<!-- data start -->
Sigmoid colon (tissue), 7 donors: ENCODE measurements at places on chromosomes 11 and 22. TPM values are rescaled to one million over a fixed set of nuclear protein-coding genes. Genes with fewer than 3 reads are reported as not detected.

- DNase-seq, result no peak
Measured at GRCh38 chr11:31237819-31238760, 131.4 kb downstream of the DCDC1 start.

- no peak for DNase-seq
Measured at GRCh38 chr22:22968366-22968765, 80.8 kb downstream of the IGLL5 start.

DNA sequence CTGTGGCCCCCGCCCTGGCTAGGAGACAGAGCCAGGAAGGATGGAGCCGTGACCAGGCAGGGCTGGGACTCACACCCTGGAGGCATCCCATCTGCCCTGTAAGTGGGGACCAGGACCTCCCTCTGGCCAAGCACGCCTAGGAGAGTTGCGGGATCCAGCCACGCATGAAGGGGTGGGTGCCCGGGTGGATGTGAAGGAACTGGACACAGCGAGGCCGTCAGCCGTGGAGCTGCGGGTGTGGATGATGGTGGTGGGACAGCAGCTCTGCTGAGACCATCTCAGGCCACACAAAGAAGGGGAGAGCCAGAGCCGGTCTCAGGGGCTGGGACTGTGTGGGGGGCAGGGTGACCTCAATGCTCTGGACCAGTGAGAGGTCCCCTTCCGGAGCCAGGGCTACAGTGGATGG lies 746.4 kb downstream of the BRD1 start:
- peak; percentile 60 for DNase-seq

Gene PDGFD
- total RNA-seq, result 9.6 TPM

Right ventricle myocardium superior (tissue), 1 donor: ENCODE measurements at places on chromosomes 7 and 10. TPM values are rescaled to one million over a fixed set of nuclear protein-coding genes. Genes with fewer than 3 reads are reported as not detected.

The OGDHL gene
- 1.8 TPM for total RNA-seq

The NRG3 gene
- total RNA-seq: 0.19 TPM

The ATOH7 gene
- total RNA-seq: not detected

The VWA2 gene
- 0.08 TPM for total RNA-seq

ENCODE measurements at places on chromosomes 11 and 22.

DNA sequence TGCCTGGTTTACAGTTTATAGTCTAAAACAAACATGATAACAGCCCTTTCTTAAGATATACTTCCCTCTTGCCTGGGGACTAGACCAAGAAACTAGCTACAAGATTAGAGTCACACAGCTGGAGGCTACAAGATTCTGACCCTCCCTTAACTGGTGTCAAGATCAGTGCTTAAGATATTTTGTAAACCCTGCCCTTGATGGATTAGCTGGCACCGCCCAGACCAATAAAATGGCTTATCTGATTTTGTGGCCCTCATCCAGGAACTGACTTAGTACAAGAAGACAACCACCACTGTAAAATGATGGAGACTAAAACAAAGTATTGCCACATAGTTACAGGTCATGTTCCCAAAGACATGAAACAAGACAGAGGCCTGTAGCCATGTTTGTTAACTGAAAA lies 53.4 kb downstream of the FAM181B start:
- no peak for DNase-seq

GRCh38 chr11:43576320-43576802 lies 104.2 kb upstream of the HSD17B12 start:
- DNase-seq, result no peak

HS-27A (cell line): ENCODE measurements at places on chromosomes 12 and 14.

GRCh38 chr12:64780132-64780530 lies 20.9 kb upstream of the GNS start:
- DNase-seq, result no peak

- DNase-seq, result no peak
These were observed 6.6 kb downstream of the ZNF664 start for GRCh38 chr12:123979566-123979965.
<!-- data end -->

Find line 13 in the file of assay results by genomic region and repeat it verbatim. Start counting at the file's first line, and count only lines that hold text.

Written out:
The NRG3 gene